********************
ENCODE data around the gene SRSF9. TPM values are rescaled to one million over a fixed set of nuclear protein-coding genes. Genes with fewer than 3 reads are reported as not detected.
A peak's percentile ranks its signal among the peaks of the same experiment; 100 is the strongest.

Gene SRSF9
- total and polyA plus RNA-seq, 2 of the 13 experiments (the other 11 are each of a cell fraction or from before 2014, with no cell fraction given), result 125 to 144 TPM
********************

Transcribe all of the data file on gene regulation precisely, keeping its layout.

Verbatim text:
ENCODE data around the gene SRSF9. TPM values are rescaled to one million over a fixed set of nuclear protein-coding genes. Genes with fewer than 3 reads are reported as not detected.
A peak's percentile ranks its signal among the peaks of the same experiment; 100 is the strongest.

Gene SRSF9
- total and polyA plus RNA-seq, 2 of the 13 experiments (the other 11 are each of a cell fraction or from before 2014, with no cell fraction given), result 125 to 144 TPM